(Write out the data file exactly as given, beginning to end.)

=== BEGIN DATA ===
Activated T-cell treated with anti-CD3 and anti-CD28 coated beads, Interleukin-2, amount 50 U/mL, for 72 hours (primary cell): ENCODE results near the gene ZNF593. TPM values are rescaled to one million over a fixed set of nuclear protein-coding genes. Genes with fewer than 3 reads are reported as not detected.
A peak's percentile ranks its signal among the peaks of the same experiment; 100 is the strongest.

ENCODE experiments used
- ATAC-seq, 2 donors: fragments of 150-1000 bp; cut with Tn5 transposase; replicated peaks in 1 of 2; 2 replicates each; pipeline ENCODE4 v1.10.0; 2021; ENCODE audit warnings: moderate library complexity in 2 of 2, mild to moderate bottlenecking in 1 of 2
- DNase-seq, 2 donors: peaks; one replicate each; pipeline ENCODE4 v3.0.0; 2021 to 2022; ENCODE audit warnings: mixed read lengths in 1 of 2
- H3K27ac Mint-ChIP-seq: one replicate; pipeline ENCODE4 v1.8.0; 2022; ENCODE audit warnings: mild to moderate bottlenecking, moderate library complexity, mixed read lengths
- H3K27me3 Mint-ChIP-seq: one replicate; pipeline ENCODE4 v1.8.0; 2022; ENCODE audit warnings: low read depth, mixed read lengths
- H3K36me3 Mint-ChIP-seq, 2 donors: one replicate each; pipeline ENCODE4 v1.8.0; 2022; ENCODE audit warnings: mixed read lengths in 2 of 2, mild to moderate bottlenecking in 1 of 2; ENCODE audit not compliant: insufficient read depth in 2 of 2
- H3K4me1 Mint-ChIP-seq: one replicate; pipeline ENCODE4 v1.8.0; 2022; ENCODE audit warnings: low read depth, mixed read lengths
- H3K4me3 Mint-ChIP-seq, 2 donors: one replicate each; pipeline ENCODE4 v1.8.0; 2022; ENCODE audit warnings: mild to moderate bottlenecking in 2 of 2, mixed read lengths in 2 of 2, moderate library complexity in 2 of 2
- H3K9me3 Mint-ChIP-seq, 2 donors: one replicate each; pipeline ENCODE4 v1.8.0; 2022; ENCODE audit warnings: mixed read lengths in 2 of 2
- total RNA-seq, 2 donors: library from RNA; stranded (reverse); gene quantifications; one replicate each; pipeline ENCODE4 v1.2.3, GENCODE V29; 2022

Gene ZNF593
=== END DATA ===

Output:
Activated T-cell treated with anti-CD3 and anti-CD28 coated beads, Interleukin-2, amount 50 U/mL, for 72 hours (primary cell): ENCODE results near the gene ZNF593. TPM values are rescaled to one million over a fixed set of nuclear protein-coding genes. Genes with fewer than 3 reads are reported as not detected.
A peak's percentile ranks its signal among the peaks of the same experiment; 100 is the strongest.

ENCODE experiments used
- ATAC-seq, 2 donors: fragments of 150-1000 bp; cut with Tn5 transposase; replicated peaks in 1 of 2; 2 replicates each; pipeline ENCODE4 v1.10.0; 2021; ENCODE audit warnings: moderate library complexity in 2 of 2, mild to moderate bottlenecking in 1 of 2
- DNase-seq, 2 donors: peaks; one replicate each; pipeline ENCODE4 v3.0.0; 2021 to 2022; ENCODE audit warnings: mixed read lengths in 1 of 2
- H3K27ac Mint-ChIP-seq: one replicate; pipeline ENCODE4 v1.8.0; 2022; ENCODE audit warnings: mild to moderate bottlenecking, moderate library complexity, mixed read lengths
- H3K27me3 Mint-ChIP-seq: one replicate; pipeline ENCODE4 v1.8.0; 2022; ENCODE audit warnings: low read depth, mixed read lengths
- H3K36me3 Mint-ChIP-seq, 2 donors: one replicate each; pipeline ENCODE4 v1.8.0; 2022; ENCODE audit warnings: mixed read lengths in 2 of 2, mild to moderate bottlenecking in 1 of 2; ENCODE audit not compliant: insufficient read depth in 2 of 2
- H3K4me1 Mint-ChIP-seq: one replicate; pipeline ENCODE4 v1.8.0; 2022; ENCODE audit warnings: low read depth, mixed read lengths
- H3K4me3 Mint-ChIP-seq, 2 donors: one replicate each; pipeline ENCODE4 v1.8.0; 2022; ENCODE audit warnings: mild to moderate bottlenecking in 2 of 2, mixed read lengths in 2 of 2, moderate library complexity in 2 of 2
- H3K9me3 Mint-ChIP-seq, 2 donors: one replicate each; pipeline ENCODE4 v1.8.0; 2022; ENCODE audit warnings: mixed read lengths in 2 of 2
- total RNA-seq, 2 donors: library from RNA; stranded (reverse); gene quantifications; one replicate each; pipeline ENCODE4 v1.2.3, GENCODE V29; 2022

Gene ZNF593